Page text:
After acknowledging some of the risks of pregnancy and that she accepted them to carry her two sons, she said: “I don’t know how many of you have been unfortunate enough to experience a miscarriage before but I am not interested in going through it unnecessarily. And right now, the safest and most appropriate treatment for me and the treatment that I choose is abortion.”

The Democrat then took aim at the Arizona Legislature for passing laws that restrict access to care for people like her. The state bans most abortions after 15 weeks, imposes a 24-hour waiting period between in-person counseling containing misinformation and the procedure, and forces patients to get medically unnecessary ultrasounds.

Detailing her trip to an abortion clinic on Friday, Burch said:

I didn’t have an ultrasound because my doctor thought I needed one. I had one because legislation has forced me to do that, an invasive transvaginal ultrasound that I didn’t want or need to have, performed by someone who didn’t want to have to do it. I am safe and loved and protected in my marriage. But I cannot imagine how inappropriate that would be for a victim of sexual assault or for someone who has an abusive or coercive relationship with their partner—another unwanted vaginal penetration, but this time by the state, by the people who are commissioned to protect us.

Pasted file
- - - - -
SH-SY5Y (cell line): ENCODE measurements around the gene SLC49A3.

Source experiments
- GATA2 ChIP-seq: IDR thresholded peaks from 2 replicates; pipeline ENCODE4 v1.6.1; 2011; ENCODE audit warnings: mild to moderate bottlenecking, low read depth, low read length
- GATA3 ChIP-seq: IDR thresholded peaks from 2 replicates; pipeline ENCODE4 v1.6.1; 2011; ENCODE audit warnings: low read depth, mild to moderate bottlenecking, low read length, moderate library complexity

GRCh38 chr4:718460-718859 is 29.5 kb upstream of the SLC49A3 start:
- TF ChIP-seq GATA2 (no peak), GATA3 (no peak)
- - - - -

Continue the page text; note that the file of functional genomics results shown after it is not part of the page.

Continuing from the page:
Then I got to sit through an exhaustive list of absolute disinformation that was read off to me. I was told that there were alternatives to abortion, parenting or adoption among them, as if delivering a healthy baby is an option for me. It is not. My medical provider was forced to tell me multiple things that don’t apply to my situation, and some that are just transparently factually false. And they do this because of laws passed by this Legislature in opposition to medical expert testimony and advice. From where I sat, the only reason I had to hear those things was in a cruel and really uninformed attempt by outside forces to shame and coerce and frighten me into making a different decision other than the one that I knew was right for me.